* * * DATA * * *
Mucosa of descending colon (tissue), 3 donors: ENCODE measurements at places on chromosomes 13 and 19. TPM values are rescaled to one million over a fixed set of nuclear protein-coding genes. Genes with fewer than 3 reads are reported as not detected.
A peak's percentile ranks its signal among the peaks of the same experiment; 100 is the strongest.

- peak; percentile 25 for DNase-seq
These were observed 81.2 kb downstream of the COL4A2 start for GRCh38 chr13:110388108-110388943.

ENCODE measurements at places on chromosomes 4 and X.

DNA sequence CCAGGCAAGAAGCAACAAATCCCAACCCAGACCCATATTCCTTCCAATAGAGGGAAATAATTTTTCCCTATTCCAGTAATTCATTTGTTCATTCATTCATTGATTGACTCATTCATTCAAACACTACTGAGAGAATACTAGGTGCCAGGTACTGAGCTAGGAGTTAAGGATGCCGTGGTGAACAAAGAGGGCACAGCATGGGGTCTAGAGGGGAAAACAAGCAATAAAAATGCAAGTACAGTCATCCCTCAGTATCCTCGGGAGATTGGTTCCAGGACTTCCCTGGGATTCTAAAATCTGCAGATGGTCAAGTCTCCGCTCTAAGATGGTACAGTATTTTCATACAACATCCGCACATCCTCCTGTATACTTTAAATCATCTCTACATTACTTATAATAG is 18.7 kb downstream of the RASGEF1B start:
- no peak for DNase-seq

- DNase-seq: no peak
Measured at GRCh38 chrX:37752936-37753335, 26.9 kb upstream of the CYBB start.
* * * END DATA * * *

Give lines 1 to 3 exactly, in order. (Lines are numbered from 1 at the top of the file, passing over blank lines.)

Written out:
Mucosa of descending colon (tissue), 3 donors: ENCODE measurements at places on chromosomes 13 and 19. TPM values are rescaled to one million over a fixed set of nuclear protein-coding genes. Genes with fewer than 3 reads are reported as not detected.
A peak's percentile ranks its signal among the peaks of the same experiment; 100 is the strongest.

- peak; percentile 25 for DNase-seq